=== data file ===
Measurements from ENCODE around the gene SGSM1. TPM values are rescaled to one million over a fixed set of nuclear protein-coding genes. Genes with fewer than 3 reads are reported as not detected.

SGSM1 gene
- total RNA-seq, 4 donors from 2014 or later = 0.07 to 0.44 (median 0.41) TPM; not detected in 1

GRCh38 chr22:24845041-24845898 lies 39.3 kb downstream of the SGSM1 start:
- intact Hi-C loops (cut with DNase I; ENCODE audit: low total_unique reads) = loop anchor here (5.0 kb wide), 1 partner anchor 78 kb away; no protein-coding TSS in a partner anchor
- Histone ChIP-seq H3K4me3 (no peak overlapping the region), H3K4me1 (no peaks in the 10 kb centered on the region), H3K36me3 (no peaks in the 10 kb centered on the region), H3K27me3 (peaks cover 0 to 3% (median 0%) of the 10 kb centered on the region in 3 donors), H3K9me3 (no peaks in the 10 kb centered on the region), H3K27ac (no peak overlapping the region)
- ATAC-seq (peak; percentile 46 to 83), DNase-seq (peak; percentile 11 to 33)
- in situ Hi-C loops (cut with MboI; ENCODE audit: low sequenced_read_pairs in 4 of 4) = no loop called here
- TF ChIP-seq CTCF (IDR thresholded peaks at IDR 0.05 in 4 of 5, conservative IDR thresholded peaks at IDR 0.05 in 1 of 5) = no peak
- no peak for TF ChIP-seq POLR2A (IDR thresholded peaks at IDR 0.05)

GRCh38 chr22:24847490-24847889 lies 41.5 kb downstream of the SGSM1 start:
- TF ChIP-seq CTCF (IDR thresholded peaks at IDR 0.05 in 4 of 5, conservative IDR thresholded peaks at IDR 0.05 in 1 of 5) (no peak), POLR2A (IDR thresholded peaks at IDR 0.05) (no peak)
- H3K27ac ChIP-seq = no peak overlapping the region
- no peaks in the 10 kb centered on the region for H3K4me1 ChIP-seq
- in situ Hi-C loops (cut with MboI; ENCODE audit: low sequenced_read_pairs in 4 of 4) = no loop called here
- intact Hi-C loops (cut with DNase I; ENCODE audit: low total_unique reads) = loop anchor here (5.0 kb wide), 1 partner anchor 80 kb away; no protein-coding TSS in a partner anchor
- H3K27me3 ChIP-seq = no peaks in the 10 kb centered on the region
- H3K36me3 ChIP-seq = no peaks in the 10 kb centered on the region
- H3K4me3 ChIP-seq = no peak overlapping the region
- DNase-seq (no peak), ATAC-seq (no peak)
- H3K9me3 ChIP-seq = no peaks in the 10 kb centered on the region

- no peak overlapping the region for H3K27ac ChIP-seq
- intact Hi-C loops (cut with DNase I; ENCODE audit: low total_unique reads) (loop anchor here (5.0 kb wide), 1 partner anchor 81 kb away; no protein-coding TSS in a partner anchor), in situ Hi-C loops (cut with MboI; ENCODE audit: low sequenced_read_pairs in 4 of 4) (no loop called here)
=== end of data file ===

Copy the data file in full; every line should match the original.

Measurements from ENCODE around the gene SGSM1. TPM values are rescaled to one million over a fixed set of nuclear protein-coding genes. Genes with fewer than 3 reads are reported as not detected.

SGSM1 gene
- total RNA-seq, 4 donors from 2014 or later = 0.07 to 0.44 (median 0.41) TPM; not detected in 1

GRCh38 chr22:24845041-24845898 lies 39.3 kb downstream of the SGSM1 start:
- intact Hi-C loops (cut with DNase I; ENCODE audit: low total_unique reads) = loop anchor here (5.0 kb wide), 1 partner anchor 78 kb away; no protein-coding TSS in a partner anchor
- Histone ChIP-seq H3K4me3 (no peak overlapping the region), H3K4me1 (no peaks in the 10 kb centered on the region), H3K36me3 (no peaks in the 10 kb centered on the region), H3K27me3 (peaks cover 0 to 3% (median 0%) of the 10 kb centered on the region in 3 donors), H3K9me3 (no peaks in the 10 kb centered on the region), H3K27ac (no peak overlapping the region)
- ATAC-seq (peak; percentile 46 to 83), DNase-seq (peak; percentile 11 to 33)
- in situ Hi-C loops (cut with MboI; ENCODE audit: low sequenced_read_pairs in 4 of 4) = no loop called here
- TF ChIP-seq CTCF (IDR thresholded peaks at IDR 0.05 in 4 of 5, conservative IDR thresholded peaks at IDR 0.05 in 1 of 5) = no peak
- no peak for TF ChIP-seq POLR2A (IDR thresholded peaks at IDR 0.05)

GRCh38 chr22:24847490-24847889 lies 41.5 kb downstream of the SGSM1 start:
- TF ChIP-seq CTCF (IDR thresholded peaks at IDR 0.05 in 4 of 5, conservative IDR thresholded peaks at IDR 0.05 in 1 of 5) (no peak), POLR2A (IDR thresholded peaks at IDR 0.05) (no peak)
- H3K27ac ChIP-seq = no peak overlapping the region
- no peaks in the 10 kb centered on the region for H3K4me1 ChIP-seq
- in situ Hi-C loops (cut with MboI; ENCODE audit: low sequenced_read_pairs in 4 of 4) = no loop called here
- intact Hi-C loops (cut with DNase I; ENCODE audit: low total_unique reads) = loop anchor here (5.0 kb wide), 1 partner anchor 80 kb away; no protein-coding TSS in a partner anchor
- H3K27me3 ChIP-seq = no peaks in the 10 kb centered on the region
- H3K36me3 ChIP-seq = no peaks in the 10 kb centered on the region
- H3K4me3 ChIP-seq = no peak overlapping the region
- DNase-seq (no peak), ATAC-seq (no peak)
- H3K9me3 ChIP-seq = no peaks in the 10 kb centered on the region

- no peak overlapping the region for H3K27ac ChIP-seq
- intact Hi-C loops (cut with DNase I; ENCODE audit: low total_unique reads) (loop anchor here (5.0 kb wide), 1 partner anchor 81 kb away; no protein-coding TSS in a partner anchor), in situ Hi-C loops (cut with MboI; ENCODE audit: low sequenced_read_pairs in 4 of 4) (no loop called here)